In addition to these forms of intervention, there are four official models that professional interventionists use in conjunction with families and friends of the addicted individual. The intervention needed depends on the severity of the situation and the willingness of the individual.
These four intervention models include:
There are many benefits of addiction intervention — and it may end up saving the life of a loved one.
People struggling with addiction often find it difficult to reach out for help. An intervention may be the only way for an individual to get help before it is too late.
In addition to their effectiveness for helping addicts, interventions may also help families and close friends of addicts by:
Interventionism is effective for both substance and alcohol addiction. With that being said, there are important things to consider when thinking about staging an intervention.
If an intervention is not done properly, it will not only undermine its effectiveness and potentially lead to sustained substance use, but it could also strain family relationships.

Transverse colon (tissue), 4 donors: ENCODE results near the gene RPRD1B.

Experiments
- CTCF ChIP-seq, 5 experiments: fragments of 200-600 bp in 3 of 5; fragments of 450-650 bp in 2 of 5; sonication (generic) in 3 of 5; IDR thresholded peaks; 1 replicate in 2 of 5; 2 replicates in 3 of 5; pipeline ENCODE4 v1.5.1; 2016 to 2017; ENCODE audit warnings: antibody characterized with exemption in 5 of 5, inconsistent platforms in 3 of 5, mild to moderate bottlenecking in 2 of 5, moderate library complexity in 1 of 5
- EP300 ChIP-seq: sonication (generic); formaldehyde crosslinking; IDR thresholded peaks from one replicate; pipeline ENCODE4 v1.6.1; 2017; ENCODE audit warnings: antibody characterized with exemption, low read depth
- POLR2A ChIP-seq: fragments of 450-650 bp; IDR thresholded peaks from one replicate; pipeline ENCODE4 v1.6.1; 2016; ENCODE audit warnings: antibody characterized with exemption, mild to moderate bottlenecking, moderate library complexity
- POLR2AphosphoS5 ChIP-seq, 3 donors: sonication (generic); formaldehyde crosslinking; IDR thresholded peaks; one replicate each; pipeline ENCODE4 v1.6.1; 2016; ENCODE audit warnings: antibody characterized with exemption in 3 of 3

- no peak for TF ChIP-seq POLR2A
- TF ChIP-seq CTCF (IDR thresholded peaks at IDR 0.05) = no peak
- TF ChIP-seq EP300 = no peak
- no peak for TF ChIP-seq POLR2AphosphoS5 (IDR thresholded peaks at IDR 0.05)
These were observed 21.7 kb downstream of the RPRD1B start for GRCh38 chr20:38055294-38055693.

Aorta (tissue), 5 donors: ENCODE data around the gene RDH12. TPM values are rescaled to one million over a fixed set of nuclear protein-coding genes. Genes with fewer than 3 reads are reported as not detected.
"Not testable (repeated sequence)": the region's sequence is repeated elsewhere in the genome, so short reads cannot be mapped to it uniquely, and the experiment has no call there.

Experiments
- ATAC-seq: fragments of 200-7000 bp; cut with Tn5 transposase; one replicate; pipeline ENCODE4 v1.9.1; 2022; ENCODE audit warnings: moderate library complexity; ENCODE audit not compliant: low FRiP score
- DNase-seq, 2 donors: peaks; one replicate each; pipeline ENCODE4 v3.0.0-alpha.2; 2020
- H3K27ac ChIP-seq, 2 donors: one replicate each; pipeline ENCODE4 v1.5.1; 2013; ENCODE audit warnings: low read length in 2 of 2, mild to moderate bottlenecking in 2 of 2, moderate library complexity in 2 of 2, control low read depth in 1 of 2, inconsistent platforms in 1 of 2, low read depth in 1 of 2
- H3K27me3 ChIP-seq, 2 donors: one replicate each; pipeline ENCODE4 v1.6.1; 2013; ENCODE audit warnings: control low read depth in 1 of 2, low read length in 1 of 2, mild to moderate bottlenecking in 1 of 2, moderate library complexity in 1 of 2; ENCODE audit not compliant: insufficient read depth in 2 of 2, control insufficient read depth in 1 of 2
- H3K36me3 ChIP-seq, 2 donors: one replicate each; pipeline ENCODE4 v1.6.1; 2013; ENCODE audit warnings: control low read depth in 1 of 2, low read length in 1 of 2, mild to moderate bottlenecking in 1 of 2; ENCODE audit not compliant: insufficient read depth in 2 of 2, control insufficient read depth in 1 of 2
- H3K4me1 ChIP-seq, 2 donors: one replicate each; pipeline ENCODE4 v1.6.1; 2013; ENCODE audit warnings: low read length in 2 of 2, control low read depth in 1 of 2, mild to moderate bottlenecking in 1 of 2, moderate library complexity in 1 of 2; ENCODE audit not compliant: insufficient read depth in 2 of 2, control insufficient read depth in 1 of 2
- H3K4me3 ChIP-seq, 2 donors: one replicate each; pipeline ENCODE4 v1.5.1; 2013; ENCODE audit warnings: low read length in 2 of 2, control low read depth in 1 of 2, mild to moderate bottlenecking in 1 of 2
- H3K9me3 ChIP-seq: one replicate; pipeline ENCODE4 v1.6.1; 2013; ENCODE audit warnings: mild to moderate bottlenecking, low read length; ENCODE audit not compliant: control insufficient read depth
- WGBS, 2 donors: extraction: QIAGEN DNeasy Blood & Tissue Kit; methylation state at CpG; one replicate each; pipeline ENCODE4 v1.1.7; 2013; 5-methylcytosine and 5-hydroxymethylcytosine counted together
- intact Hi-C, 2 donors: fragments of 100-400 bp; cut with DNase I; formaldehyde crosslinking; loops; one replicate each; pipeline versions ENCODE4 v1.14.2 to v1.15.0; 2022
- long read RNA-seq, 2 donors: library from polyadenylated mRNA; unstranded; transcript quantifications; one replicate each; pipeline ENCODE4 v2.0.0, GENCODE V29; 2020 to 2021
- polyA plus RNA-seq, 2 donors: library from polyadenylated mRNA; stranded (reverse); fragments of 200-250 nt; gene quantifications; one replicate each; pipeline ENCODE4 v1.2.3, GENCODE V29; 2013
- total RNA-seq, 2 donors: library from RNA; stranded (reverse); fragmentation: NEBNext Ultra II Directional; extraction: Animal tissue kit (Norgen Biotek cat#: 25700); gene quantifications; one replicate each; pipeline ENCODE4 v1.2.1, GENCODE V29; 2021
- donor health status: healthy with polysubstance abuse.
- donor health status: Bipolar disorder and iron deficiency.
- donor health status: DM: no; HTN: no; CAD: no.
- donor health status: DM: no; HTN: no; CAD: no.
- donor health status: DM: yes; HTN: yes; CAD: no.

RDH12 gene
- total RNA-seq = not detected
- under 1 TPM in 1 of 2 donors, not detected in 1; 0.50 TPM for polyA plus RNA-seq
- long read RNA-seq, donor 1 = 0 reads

Interventions are emotionally charged. Members of the intervention team strive to describe details of how the addiction is causing pain and suffering in their own respective lives. Itemizing specific details often helps addicted people understand the harmful nature of their behavior that affects the people they love.
Independent research shows that up to 90 percent of interventions guided by professionals will succeed in getting the addicted person to accept treatment.
After a successful intervention, there are several addiction treatment options available to aid the individual through recovery. The first step is to begin detox, where the affected individual can begin to cleanse their system of the substance being abused. This can be done at a residential treatment center or under the care and watch of medical professionals.
Depending on the substance and the severity of the addiction, detox can also be done at home by the individual. However, this is not recommended because withdrawal symptoms can be serious and should be managed by medical professionals.
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NIDA. "Types of Treatment Programs." National Institute on Drug Abuse, 3 Jun. 2020, https://www.drugabuse.gov/publications/principles-drug-addiction-treatment-research-based-guide-third-edition/drug-addiction-treatment-in-united-states/types-treatment-programs
NIAAA. “A Pocket Guide for Alcohol Screening and Brief Intervention.” National Institute on Alcohol Abuse and Alcoholism https://pubs.niaaa.nih.gov/publications/practitioner/PocketGuide/pocket_guide.htm
AAP. “Substance Use Screening and Brief Intervention for Youth.” American Academy of Pediatrics. https://www.aap.org/en-us/advocacy-and-policy/aap-health-initiatives/fetal-alcohol-spectrum-disorders-toolkit/Pages/Substance-Use-Screening.aspx